How to Unclog Your Pores, According to Dermatologists and Aestheticians

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We've all been there — a red bump or an unsightly blackhead pops up on your face out of nowhere at the most inopportune time. While it's totally normal, albeit massively annoying, experiencing clogged pores comes with the territory of not only having skin but also having to face the outside elements daily.

Though they may have haunted your teenage years, dealing with continuous pores clogged with hard sebum as an adult can be increasingly frustrating. While the occasional spot is sometimes unavoidable, if you're finding that you're struggling with clogged pores more often than not and feeling like you're at a loss, we're here to help. Read on to learn how to unclog pores with tips from skin-care professionals.

What Do Clogged Pores Look Like?

Though clogged pores are extremely common and pretty easy to identify, understanding how they actually occur is a different story. Let's briefly review the nuances of pores and the various ways clogged pores manifest on the skin. "Pores are the tiny openings in our skin through which we release oil and sweat. Clogged pores occur when dead skin cells or excess oil and dirt get trapped in these small crevices," Dendy Engelman, MD, FACMS, FAAD, a board-certified cosmetic dermatologist and Mohs surgeon, tells PS.

"Pores can become clogged for a number of reasons. Not removing makeup at the end of the day, excessive perspiration, or even simply genetics are all potential factors that could lead to having clogged pores," says Dr. Engelman. She also adds that depending on the time of year, your skin could be more susceptible to clogged pores. "Since excessive perspiration is a contributing factor to clogged pores, they are more likely to occur during the warmer times of [the] year," she says.

Once a pore becomes clogged due to any of the aforementioned reasons, it will manifest on the face through "acne, blackheads, and excessive shiness," says Dr. Engelman. They are not, however, to be mistaken with sebaceous filaments, which tend to look like blackheads but are actually thin and threadlike accumulations that line your sebaceous (or oil) glands. Their purpose is to help move sebum to the surface of the skin, helping to keep the skin hydrated. Sebaceous filaments are not acne but can look like it when the glands overproduce sebum, causing them to appear more noticeable and blackhead-like. They also tend to be more noticeable depending upon the thickness of your hair follicles in the skin, skin-care choices, and your age.

How to Unclog Pores

While clogged pores can be aggravating, luckily, there are numerous ways to treat them. "While it can definitely be frustrating, a consistent skin-care routine, which incorporates double-cleansing, BHAs, and retinol paired with a healthy diet, can make a difference for those who struggle with genetically oily skin," Dr. Engelman says.

Though you can start with incorporating the proceeding recommendations below, Shelia Farhang, MD, a board-certified dermatologist, cosmetic surgeon, and founder of Avant Dermatology & Aesthetics in Tucson, stresses the importance of visiting your dermatologist if you're dealing with frequently clogged pores. She likes to assess a patient's skin type and sensitivity first, as some skin-care ingredients and treatments for clogged pores may be too harsh and ultimately not benefit the patient. "I look at the distribution of their clogged pores, diagnose to see what skin conditions may be causing it (acne, rosacea, etc.), and get a history of the skin-care products they are using. My goal is to treat existing clogged pores and then prevent or decrease the formation of future clogged pores."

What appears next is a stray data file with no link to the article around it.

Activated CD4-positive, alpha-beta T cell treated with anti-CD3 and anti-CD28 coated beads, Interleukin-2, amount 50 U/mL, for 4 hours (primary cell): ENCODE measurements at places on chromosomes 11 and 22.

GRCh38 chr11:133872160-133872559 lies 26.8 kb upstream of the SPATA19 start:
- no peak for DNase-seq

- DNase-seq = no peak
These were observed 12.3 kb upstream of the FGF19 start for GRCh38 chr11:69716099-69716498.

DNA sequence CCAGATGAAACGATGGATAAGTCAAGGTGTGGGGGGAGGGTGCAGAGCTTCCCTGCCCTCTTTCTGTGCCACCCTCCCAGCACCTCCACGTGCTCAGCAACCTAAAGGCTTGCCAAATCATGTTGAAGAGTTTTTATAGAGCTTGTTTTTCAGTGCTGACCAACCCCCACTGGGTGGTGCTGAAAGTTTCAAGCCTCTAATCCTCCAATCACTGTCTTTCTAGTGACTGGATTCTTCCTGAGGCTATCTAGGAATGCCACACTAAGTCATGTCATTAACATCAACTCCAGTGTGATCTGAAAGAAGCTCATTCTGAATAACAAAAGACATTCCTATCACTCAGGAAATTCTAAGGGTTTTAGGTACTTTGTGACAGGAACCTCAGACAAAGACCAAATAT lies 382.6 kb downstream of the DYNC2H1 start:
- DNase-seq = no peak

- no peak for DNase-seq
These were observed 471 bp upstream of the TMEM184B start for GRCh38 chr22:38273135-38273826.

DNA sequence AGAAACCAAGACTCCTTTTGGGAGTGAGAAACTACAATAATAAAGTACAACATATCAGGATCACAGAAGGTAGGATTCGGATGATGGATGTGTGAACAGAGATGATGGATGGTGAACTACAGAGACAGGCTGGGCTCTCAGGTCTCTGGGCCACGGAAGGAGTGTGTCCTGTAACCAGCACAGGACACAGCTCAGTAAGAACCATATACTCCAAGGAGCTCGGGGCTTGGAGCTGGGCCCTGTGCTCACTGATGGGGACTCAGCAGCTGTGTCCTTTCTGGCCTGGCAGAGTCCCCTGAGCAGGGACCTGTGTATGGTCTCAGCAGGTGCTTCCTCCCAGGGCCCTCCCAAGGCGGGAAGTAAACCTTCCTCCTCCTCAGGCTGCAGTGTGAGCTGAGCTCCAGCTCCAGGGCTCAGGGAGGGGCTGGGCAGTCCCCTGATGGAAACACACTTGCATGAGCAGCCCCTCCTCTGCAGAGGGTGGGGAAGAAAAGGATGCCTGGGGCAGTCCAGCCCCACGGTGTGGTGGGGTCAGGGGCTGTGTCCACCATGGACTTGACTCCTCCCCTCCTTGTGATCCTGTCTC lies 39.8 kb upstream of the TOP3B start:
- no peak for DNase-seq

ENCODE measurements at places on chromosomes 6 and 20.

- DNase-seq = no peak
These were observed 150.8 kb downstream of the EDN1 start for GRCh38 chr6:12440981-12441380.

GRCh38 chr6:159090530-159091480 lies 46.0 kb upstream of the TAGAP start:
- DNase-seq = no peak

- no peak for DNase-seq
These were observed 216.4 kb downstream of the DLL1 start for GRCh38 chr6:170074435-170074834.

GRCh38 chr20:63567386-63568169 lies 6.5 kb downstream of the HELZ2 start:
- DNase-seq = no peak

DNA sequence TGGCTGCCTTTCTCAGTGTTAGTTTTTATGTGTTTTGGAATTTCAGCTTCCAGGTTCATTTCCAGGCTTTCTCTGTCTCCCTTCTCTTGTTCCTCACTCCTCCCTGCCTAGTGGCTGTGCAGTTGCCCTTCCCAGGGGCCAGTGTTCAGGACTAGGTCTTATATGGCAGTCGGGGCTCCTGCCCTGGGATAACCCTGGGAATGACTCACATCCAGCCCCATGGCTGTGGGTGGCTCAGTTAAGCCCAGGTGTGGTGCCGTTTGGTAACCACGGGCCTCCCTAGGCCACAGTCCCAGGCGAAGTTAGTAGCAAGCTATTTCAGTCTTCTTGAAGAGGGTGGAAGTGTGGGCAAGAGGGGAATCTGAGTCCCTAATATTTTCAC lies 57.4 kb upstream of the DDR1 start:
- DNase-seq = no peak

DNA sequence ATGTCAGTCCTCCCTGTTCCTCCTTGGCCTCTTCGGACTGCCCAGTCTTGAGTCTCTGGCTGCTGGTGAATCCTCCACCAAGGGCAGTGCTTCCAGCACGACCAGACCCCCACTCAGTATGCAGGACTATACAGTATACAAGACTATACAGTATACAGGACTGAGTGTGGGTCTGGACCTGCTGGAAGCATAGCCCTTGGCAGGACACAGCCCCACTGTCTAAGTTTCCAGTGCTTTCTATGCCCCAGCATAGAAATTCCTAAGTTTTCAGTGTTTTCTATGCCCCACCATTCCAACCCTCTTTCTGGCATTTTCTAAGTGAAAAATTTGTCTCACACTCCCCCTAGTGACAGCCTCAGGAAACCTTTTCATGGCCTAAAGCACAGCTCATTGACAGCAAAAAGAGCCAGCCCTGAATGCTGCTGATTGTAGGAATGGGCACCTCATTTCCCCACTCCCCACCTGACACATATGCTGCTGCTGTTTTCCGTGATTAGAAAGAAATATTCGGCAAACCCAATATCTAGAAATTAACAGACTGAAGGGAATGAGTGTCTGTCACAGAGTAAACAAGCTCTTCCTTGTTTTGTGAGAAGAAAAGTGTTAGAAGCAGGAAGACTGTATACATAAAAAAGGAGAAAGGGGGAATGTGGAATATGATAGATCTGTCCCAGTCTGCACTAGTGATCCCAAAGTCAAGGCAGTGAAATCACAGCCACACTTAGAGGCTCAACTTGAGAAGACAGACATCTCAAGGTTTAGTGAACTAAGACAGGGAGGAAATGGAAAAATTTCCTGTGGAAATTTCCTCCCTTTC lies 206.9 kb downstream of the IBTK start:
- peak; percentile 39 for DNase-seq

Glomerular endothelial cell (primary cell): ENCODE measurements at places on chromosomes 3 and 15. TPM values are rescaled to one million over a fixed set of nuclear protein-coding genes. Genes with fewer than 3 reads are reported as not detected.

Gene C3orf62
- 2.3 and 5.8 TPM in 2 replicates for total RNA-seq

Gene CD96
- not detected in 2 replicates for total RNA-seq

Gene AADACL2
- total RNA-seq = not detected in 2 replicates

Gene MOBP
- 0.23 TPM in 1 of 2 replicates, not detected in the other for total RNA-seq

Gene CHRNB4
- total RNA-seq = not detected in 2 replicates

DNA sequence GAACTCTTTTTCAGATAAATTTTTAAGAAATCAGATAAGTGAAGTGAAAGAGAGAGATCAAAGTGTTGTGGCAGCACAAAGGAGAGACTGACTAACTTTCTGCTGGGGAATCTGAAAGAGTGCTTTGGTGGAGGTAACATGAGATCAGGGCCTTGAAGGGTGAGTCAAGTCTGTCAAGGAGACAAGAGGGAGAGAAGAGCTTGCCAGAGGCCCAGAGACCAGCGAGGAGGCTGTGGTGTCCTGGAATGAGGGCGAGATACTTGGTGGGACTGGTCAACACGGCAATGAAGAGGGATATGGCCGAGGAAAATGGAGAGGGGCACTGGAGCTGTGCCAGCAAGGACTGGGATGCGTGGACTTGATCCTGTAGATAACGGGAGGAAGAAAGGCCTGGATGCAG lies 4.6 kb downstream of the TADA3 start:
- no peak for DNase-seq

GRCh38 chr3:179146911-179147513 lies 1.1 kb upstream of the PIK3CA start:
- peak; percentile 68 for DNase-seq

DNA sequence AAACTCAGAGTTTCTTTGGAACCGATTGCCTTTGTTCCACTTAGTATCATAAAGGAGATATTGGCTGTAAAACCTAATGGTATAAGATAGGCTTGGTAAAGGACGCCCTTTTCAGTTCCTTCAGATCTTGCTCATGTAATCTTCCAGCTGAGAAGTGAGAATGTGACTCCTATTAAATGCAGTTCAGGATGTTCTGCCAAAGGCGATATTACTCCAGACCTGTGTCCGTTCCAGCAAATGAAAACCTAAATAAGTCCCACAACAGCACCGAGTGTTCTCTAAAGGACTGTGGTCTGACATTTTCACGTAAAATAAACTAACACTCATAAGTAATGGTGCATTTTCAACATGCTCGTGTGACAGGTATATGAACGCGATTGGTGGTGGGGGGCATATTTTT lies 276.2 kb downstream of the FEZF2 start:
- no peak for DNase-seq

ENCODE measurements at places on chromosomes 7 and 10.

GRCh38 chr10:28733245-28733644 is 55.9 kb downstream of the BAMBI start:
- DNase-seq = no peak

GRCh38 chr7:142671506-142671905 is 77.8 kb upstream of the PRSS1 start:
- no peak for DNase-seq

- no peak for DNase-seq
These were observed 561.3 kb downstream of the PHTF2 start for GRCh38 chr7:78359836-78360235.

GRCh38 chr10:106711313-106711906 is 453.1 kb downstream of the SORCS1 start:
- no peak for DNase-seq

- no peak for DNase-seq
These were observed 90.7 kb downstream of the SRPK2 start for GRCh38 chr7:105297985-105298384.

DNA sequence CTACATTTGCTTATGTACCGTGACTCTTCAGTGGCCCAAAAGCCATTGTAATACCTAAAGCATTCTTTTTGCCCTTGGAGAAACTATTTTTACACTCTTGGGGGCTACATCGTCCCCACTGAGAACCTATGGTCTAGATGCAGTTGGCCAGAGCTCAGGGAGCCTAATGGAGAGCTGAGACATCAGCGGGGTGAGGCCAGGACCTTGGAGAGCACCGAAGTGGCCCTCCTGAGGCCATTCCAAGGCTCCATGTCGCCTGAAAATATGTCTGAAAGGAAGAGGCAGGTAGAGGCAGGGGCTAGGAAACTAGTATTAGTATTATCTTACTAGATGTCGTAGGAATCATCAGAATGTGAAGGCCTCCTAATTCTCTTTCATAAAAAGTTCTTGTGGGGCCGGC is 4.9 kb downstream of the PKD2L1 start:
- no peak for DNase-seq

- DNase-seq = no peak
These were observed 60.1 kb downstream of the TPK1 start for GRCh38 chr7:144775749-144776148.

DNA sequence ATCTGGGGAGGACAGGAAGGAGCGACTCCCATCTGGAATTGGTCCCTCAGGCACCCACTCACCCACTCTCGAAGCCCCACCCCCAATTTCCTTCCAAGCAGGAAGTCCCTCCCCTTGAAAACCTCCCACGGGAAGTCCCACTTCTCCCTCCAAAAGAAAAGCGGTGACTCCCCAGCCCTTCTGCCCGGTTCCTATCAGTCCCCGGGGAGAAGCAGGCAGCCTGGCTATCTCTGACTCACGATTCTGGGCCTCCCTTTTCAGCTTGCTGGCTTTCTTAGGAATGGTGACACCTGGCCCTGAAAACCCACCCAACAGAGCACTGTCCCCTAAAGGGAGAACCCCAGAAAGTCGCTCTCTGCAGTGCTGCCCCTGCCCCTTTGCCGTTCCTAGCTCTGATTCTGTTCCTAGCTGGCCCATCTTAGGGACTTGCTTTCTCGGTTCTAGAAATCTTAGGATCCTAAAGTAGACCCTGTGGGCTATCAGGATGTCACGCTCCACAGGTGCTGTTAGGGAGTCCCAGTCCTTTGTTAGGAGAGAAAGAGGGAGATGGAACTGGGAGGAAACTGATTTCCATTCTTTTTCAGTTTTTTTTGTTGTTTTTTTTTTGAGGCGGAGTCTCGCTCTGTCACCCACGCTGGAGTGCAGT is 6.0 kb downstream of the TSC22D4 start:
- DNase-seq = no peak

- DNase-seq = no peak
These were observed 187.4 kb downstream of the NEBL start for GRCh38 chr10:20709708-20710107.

Whether you ultimately choose to visit your dermatologist or heed the following suggestions, the overall key of how to unclog pores on your nose (or anywhere else on the face, for that matter) is having a consistent routine. "If you are consistent and thorough with your skincare routine, you should be able to see improvement in the skin within just a few weeks," Dr. Engelman says.

Double-Cleanse

Dr. Engelman says that double cleansing your face with an oil-based cleanser followed by a gentle foaming cleanser is key to removing any makeup and debris from your face. An ideal routine to treat and prevent clogged pores starts with a double cleanse, followed by a toner, a non-comedogenic moisturizer, and an exfoliating product two to three times per week.

Incorporate Exfoliants

As mentioned, incorporating exfoliants is part of an ideal routine for clear pores. There are different ways you can go about this step. "Exfoliators such as beta hydroxy acids (salicylic acid) and alpha hydroxy acids (lactic and glycolic acid) are great for unclogging pores," Dr. Farhang says. "BHAs are also great for unclogging the pores and healing cystic acne more quickly," adds Lucia Miranda, LE, CME, a medical aesthetician at Shafer Clinic in New York City.